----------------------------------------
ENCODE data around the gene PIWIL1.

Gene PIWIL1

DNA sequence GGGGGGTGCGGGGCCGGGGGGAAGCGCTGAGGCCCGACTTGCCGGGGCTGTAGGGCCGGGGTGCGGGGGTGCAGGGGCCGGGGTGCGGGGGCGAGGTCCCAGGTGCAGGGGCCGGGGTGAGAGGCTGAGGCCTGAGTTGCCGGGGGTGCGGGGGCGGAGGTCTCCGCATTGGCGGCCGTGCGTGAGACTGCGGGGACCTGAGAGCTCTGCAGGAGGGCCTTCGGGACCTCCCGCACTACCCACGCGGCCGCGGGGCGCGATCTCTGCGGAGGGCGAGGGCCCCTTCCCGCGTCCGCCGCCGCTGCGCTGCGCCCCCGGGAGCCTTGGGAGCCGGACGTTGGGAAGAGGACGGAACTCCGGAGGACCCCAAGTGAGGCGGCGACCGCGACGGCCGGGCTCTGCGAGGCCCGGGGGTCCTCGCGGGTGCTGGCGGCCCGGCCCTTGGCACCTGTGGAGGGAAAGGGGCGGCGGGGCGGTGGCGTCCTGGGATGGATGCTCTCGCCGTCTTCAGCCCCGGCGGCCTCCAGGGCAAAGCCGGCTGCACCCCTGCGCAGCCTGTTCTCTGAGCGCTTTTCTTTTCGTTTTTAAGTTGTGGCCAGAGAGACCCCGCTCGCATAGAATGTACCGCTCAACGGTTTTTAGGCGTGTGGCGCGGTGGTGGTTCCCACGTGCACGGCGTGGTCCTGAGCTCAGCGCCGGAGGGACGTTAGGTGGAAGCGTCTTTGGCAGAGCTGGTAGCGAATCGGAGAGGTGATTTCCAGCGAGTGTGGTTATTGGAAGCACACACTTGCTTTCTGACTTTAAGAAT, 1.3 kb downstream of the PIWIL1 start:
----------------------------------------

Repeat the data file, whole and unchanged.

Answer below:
ENCODE data around the gene PIWIL1.

Gene PIWIL1

DNA sequence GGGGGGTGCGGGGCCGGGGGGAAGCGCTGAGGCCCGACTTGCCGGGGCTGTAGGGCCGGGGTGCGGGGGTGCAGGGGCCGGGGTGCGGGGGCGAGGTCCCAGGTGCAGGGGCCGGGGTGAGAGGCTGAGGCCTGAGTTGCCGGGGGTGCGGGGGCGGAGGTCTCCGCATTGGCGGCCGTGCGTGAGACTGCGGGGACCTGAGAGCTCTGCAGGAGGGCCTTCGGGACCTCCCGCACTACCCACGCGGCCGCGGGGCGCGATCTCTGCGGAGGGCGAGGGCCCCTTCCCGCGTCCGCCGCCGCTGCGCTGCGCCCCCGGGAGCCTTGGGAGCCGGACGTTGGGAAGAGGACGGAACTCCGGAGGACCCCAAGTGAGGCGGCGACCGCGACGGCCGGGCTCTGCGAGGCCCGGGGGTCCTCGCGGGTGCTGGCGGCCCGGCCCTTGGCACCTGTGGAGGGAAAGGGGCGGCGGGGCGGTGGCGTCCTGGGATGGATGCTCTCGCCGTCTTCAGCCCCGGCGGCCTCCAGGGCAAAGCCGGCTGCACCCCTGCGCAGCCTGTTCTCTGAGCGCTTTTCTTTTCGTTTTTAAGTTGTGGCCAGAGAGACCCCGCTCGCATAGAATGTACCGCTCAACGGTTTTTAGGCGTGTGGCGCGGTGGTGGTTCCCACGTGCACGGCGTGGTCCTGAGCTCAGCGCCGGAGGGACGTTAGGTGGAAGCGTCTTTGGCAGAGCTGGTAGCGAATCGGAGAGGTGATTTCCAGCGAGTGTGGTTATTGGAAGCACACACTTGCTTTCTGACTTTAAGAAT, 1.3 kb downstream of the PIWIL1 start: